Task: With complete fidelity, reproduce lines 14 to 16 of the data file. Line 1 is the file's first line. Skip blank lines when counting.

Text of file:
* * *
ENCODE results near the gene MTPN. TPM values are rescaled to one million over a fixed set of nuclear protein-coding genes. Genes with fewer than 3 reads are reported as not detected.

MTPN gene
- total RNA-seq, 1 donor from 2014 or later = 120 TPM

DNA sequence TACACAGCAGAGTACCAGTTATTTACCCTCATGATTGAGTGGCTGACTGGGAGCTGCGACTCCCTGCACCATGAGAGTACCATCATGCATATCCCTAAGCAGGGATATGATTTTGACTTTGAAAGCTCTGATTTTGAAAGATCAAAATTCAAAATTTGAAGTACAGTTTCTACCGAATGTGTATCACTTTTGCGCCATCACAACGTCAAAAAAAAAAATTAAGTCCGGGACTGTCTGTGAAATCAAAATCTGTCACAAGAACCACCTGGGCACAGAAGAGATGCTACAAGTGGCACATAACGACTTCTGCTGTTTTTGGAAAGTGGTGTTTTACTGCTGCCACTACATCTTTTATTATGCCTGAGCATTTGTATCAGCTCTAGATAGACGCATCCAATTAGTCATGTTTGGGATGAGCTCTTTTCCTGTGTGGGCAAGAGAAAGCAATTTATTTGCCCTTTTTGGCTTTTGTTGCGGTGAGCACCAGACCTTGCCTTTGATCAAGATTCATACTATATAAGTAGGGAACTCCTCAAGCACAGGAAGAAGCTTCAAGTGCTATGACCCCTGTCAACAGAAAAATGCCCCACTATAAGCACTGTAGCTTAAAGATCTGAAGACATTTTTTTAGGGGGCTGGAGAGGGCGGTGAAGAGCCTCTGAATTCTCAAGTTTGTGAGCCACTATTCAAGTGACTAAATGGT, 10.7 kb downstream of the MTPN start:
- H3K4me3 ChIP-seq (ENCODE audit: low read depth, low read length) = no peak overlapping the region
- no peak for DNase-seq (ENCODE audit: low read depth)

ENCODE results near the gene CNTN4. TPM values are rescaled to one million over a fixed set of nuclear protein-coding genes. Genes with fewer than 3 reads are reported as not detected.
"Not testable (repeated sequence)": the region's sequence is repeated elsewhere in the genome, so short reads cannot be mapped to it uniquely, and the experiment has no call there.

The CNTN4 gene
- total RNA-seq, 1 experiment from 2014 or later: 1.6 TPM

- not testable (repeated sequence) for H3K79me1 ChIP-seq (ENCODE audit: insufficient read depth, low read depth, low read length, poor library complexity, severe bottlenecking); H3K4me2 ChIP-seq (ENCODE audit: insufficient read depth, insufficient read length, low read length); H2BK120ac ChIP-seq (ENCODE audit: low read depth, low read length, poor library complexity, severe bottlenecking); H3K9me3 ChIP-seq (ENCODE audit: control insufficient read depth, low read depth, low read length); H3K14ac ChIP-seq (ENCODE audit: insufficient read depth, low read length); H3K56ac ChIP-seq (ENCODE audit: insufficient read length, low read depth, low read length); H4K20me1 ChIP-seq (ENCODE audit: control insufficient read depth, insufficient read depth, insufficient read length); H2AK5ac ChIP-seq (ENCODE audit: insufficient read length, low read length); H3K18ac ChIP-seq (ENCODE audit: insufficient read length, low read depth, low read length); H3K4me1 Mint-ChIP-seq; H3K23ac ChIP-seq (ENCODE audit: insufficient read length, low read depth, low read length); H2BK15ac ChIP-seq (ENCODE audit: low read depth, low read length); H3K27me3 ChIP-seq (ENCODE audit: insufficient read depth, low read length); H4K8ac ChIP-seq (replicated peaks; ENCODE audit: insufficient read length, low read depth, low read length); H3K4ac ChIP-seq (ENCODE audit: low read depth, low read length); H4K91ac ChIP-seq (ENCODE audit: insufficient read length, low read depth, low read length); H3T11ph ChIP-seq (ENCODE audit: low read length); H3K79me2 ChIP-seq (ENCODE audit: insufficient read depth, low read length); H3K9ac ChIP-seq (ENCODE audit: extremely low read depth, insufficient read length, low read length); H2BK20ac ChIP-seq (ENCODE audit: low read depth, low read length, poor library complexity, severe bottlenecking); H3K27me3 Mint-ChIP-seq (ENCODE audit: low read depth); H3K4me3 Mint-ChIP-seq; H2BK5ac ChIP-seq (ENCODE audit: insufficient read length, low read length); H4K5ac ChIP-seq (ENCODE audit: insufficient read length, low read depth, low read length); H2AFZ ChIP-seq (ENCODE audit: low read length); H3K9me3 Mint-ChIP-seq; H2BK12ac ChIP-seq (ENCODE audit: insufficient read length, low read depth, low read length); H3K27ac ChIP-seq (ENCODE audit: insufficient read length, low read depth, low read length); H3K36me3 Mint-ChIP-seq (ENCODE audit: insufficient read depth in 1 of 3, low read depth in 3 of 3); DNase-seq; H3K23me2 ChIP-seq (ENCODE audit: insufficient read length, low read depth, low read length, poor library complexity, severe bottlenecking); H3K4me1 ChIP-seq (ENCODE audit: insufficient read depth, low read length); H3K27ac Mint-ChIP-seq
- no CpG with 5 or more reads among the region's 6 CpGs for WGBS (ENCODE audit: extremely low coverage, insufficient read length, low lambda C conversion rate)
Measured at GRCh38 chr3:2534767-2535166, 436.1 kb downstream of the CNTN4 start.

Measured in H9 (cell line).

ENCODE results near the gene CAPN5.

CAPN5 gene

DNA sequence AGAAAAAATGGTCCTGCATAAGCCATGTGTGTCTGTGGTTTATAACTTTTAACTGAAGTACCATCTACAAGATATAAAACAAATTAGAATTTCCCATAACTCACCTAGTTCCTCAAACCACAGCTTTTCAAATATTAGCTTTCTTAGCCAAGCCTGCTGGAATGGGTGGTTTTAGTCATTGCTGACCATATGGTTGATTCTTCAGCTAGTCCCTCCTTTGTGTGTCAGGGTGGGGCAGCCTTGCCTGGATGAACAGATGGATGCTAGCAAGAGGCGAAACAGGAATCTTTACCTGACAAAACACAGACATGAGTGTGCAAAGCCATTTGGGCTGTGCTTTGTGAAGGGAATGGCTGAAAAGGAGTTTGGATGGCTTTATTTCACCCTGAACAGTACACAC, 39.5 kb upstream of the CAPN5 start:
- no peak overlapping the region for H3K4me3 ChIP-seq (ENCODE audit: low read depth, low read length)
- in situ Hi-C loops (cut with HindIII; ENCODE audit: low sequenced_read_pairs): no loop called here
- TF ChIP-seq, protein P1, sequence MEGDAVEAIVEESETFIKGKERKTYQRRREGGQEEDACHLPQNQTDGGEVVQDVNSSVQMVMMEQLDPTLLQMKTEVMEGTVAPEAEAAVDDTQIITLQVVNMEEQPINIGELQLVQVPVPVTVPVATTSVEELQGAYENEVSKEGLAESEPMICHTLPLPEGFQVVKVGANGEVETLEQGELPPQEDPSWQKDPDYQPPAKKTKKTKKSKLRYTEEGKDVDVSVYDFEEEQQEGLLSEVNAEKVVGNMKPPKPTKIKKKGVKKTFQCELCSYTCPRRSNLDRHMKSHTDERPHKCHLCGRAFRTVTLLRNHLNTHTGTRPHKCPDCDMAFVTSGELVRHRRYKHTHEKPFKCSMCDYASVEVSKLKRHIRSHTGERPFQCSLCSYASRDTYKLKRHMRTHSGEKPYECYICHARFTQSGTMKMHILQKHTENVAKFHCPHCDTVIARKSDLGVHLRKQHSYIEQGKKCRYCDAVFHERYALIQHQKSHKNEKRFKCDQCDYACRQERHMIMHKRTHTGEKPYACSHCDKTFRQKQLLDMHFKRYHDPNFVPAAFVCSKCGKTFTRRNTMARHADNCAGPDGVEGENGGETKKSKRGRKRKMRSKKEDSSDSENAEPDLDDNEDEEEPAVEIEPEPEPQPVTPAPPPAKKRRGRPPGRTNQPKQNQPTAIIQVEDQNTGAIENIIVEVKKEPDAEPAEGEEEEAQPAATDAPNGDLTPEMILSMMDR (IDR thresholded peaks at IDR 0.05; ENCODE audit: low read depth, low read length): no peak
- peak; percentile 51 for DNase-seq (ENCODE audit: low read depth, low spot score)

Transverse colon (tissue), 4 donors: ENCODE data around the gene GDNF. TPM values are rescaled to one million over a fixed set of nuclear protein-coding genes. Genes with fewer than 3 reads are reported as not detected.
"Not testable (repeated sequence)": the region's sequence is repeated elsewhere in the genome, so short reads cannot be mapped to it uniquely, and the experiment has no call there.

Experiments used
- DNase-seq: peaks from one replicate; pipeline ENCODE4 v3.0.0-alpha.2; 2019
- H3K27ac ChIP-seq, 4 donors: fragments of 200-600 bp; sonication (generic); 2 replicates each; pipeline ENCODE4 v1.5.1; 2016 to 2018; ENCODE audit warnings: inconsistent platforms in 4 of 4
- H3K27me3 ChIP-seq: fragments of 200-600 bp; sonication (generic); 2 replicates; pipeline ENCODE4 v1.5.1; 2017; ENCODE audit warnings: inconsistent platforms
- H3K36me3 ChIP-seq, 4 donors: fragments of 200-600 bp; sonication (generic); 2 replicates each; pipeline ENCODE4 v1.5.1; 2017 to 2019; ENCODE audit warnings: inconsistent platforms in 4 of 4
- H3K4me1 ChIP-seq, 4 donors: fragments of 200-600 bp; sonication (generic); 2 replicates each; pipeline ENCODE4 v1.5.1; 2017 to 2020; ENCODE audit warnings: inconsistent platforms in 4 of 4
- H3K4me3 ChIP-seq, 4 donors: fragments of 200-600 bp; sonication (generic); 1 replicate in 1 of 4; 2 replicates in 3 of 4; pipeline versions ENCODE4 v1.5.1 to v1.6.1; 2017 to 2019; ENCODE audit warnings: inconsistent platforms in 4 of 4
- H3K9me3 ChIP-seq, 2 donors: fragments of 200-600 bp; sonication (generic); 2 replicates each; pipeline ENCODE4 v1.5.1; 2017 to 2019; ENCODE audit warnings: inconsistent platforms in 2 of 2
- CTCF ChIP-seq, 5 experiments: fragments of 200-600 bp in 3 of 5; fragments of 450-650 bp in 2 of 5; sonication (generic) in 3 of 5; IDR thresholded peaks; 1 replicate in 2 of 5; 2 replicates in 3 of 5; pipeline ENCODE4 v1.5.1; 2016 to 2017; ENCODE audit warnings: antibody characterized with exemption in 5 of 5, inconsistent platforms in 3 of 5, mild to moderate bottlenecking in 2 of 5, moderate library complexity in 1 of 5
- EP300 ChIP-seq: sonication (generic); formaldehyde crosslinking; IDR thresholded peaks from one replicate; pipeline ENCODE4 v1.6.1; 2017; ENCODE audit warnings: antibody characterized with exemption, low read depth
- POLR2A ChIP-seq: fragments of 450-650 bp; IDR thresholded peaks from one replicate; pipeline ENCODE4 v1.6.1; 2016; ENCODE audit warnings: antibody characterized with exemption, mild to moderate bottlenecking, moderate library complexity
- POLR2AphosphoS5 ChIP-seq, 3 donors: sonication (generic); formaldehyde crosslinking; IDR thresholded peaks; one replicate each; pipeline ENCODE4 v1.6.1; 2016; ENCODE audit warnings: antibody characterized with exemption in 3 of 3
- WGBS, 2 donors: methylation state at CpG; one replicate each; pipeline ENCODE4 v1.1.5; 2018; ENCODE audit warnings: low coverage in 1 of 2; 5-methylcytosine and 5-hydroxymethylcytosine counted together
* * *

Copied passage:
Measured in H9 (cell line).

ENCODE results near the gene CAPN5.

CAPN5 gene